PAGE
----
Just a quick warning about doing this: the reason it gets put into a “Release” subdirectory, is because MSVC has multiple build configurations. At bare minimum, you also have a Debug configuration. If you force the output binary into the main build directory, then the debug and release configurations will overwrite each other when you switch between configurations.
This is done because MSVC, & XCode have multiple configurations by default. This difference is annoying, and I wish that the CMake team would make all generators work the same way (i.e., make them all multi-config). For now, though, this is how it works.
I wish that the CMake team would make all generators work the same way (i.e., make them all multi-config).
I am trying to discern why you feel that the default should be multi-config? Currently, I use Ninja single config on both Linux [to generate makefile] as well as Windows (on Visual Studio IDE) [to generate .sln and .vcxproj files] and this allows me to query and correctly use CMAKE_BUILD_TYPE to conditionally set flow in my CML.txt based on whether it is a Debug build or a Release build. From my understanding, CMAKE_BUILD_TYPE is valid only in single config model.
I made a query in trying to understand this better over at /r/cmake
If you have time, could you please elaborate here why Multi config is better (?) than Single Config? While I understand natively Visual Studio IDE is MultiConfig, I a currently able to still use Visual Studio IDE and cmake using Ninja single config generator. How would the workflow be better if everything were multiconfig?
Multi-config allows you to build both debug and release (and other configs) side by side without needing to reconfigure.
The closest you can get with single configuration generators, is to manually create separate debug and release build directories, and run the configuration step twice; once in each. This works, but is more tedious. It’s also slower, because every time reconfiguration needs to be done, it has to be done for every configuration (at least, the configurations that you are building regularly).
Making everything single-config would be better than what we have now. However, I do think that it’s easier to switch from single-config to multi rather than the other way round.
The best argument for single-config, is that it’s easier to understand if/else statements rather than generator expressions. So much so, that I wish that the multi-config generators could process the if/else statements related to debug/release/etc.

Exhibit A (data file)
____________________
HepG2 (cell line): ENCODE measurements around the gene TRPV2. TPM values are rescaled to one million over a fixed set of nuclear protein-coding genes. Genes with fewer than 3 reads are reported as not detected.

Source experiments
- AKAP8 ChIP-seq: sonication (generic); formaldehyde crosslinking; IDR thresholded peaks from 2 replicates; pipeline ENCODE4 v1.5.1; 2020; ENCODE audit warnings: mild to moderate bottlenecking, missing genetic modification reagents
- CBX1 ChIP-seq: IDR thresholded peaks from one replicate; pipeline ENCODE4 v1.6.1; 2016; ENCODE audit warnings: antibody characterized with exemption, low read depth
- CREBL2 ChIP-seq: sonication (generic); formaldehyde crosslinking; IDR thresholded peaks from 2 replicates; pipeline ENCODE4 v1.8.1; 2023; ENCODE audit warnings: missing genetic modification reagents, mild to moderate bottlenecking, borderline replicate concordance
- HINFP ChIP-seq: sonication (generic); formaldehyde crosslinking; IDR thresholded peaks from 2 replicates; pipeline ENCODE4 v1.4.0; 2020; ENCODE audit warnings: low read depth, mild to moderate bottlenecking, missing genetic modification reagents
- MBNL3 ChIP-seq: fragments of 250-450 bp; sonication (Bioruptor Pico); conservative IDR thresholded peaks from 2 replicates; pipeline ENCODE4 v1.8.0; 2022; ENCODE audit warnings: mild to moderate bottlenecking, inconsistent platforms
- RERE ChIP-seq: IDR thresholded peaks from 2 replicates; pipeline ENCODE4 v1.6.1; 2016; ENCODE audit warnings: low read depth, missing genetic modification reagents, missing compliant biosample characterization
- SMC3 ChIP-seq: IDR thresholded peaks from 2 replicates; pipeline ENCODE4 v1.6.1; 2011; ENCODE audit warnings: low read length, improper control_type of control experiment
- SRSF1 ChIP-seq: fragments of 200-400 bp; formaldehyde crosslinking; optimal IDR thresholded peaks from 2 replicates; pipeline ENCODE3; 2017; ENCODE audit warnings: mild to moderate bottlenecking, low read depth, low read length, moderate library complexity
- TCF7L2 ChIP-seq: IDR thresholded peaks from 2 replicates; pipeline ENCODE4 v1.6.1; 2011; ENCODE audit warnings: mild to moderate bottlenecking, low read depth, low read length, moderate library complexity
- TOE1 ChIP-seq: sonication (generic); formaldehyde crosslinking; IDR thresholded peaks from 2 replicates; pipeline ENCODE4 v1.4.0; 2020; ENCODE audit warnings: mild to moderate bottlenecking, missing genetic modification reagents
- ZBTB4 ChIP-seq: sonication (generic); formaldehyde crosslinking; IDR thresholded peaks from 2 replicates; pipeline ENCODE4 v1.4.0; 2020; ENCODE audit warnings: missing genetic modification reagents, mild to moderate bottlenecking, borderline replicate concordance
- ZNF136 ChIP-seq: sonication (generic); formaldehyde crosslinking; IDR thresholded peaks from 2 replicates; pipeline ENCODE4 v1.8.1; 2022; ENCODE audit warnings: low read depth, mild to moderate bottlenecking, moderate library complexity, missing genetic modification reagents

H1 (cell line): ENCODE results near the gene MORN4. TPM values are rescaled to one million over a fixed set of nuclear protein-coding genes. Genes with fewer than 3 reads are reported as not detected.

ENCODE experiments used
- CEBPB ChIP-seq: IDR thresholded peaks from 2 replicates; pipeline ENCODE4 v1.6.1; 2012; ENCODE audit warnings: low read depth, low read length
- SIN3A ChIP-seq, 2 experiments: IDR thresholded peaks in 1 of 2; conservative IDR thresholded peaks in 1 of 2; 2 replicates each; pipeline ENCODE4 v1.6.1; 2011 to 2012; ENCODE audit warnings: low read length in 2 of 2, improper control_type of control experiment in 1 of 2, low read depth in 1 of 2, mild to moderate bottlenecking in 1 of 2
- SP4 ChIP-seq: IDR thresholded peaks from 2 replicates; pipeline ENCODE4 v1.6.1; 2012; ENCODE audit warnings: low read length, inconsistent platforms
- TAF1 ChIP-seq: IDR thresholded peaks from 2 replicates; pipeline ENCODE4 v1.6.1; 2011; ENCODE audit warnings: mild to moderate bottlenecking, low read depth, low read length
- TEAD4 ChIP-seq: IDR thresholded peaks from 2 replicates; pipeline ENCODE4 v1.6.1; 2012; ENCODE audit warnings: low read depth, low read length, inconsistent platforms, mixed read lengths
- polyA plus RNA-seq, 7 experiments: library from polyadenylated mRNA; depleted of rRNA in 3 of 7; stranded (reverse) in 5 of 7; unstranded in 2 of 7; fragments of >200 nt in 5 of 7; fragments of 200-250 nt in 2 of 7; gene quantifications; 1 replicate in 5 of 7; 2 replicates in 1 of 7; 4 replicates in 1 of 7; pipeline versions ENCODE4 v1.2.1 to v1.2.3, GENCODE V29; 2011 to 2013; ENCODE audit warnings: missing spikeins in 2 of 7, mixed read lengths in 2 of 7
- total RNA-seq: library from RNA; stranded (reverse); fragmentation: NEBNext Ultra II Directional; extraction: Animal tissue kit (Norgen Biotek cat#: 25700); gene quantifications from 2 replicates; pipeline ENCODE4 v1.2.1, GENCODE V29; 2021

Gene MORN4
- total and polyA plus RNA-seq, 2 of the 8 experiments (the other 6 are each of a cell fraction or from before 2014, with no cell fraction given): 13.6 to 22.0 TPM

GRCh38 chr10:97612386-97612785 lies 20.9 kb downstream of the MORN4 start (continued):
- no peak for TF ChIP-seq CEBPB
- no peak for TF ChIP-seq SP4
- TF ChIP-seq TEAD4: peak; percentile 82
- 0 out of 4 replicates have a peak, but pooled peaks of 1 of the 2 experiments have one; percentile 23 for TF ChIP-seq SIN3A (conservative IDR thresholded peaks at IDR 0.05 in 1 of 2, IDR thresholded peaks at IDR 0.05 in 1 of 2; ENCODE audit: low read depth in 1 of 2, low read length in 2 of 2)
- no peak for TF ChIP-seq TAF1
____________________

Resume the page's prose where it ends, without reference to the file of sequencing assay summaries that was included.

Debug libraries tend to be named libfood.dll while all other configs tend to use libfoo.dll. One can set a suffix for every config, but this is rarely done. On install, these will either overlap or embed the config into a directory name somewhere else.
I agree that there’s a lot that is simpler.
Given that the content of the branches can be arbitrary, that sounds…difficult. I’m sure the case you’re thinking of are fine, but I don’t know how to restrict things to what is sensible.
Yes, I think that would be difficult. The easiest way to get the results 100% correct would be brute force: execute the cmake scripts separately for each configuration, and update the multi-configuration generators to read variables on a per-config basis.
I don’t see an issue with add_library(). If you’re literally executing the build script once per config, then all the output for each config should be passed to the generator. This includes per-config target/file lists, attributes, etc. Visual Studio projects routinely have static and shared configs, and I doubt that any of the other multi-config targets would have a problem with it.
You’re right that the configure_file() code is potentially problematic. If config.h gets saved in the config’s build sub-directory, then everything would work just fine. If a script adds/modifies files directly in the source tree, then obviously you cannot have multiple build configs side-by-side at all. I sometimes have multiple build directories side by side with single-config generators. Each have their own config (e.g., debug, release, or even cross-compiling to different targets). I’d have some very confusing trouble if I tried that with a project that modifies the source tree directly.